The Loan Estimate replaces the traditional Good Faith Estimate, above.

If you’re planning to buy a home with a mortgage in 2016, you’re virtually certain to encounter a new consumer-friendly federal disclosure: the Loan Estimate.

But will you use it as a shopping tool, comparing competing lenders’ offers in detail, as the Loan Estimate’s designers hoped you would?

Based on interviews with a group of large and small lenders plus real estate brokers, the answer may well be: Probably not.

But shouldn’t smart buyers be making the most of what it offers?

First, some background. In October, the Consumer Financial Protection Bureau, or CFPB, launched its ambitious package of new disclosures and rules governing home-mortgage transactions as part of its “Know Before You Owe” campaign. The Loan Estimate is the upfront piece — lenders must provide it three business days after you apply — and it replaces the traditional Good Faith Estimate and Truth in Lending disclosures.

In three pages, it provides you an in-depth scan of the mortgage you’re considering: It details not only the mechanics of the loan — interest rate, annual percentage rate, monthly principal-and-interest payments, property taxes, insurance and other escrow items — but also the itemized charges you’ll be hit with and the amount of cash you’ll need to close the transaction. Better yet, you can pretty much depend on the cost disclosures as the final ones you’ll pay, because lenders face massive financial penalties if they play games and charge you more at closing. Under the previous system of disclosures, you couldn’t be certain about your final expenses, and the Good Faith Estimate didn’t even tell you how much you’d need for closing.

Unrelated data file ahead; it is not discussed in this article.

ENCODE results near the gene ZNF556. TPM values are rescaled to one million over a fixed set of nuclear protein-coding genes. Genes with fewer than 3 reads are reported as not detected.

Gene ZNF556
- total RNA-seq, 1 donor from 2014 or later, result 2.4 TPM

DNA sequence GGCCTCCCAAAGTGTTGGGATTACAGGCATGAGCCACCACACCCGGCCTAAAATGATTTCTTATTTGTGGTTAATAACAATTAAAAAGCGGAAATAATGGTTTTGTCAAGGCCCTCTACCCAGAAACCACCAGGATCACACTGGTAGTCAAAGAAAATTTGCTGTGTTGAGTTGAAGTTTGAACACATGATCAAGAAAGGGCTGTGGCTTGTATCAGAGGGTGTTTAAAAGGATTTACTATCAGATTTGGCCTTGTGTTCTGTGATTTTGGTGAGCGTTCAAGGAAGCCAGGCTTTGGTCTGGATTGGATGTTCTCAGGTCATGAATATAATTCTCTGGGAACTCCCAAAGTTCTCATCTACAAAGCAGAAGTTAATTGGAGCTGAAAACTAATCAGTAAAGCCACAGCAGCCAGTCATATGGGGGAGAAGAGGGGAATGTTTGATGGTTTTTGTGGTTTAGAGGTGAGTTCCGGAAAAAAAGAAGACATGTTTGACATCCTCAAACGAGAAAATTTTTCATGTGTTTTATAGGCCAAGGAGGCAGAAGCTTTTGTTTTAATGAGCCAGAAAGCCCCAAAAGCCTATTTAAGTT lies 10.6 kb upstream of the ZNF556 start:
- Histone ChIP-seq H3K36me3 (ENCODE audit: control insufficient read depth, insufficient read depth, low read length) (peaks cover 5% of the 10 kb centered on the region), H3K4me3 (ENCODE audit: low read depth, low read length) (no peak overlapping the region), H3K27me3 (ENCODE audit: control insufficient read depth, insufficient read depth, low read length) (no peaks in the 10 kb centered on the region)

Under the CFPB’s rules, after you receive your Loan Estimate you have 10 days to shop the competition before agreeing to the deal or ditching it. The bureau recommends that borrowers obtain a Loan Estimate “from three or more lenders” before making a final choice. Sounds sensible, but are buyers actually doing that?

Apparently not so much. Bill Emerson, chief executive of Quicken Loans, the country’s second-highest-volume mortgage lender, says his firm is seeing no surge in shopping by applicants using the Loan Estimate.

“I don’t think consumers are changing the way they shop simply because” they have a new tool to do so, Emerson said in an interview. The process of buying and financing a home is so complicated and emotional, he said, that many people find it easier to simply locate a reputable lender quoting a good interest rate and go with that lender rather than making multiple applications and comparing estimates.

Paul Skeens, president of Colonial Mortgage Group in Waldorf, Md., says barely 5 percent of his clients are using the Loan Estimate to comparison-shop, while 95 percent “are doing it the old way.” Charley Murphey, a mortgage banker in the Seattle area, told me he has “heard of no borrowers walking away with a Loan Estimate in hand to go shopping for a better deal.

Joe Adamaitis, vice president and residential lending manager for Insignia Bank in Sarasota, Fla., says “buyers do not have the time to shop due to the pressures of meeting commitment and closing dates. Most lenders are priced the same, and it comes down to which lender the Realtor referred them to.”

Wendy Helms, a real estate agent with Redfin in Chicago, noted that some local real estate contracts contain standard time deadlines for nailing down financing that conflict with the Loan Estimate’s 10-day shopping period. In the Chicago area, buyers who sign contracts on houses generally have five days to shop and apply for a mortgage. Since most of her clients are preapproved by a lender anyway, the shopping happens before any Loan Estimate is issued. Helms estimates that roughly three-quarters of buyers stay with the lender that issued the preapproval. They receive a Loan Estimate from that lender, but most don’t use it to shop further.

For its part, the CFPB is taking the long view and recognizes that changing consumer behavior takes time. It cites a study that found that in 2013, 77 percent of all borrowers applied to only one lender or mortgage broker. “As the marketplace adapts to the new rule,” said bureau spokesman Sam Gilford, “we hope to see more consumers shopping around for loans, just like they shop for houses.”

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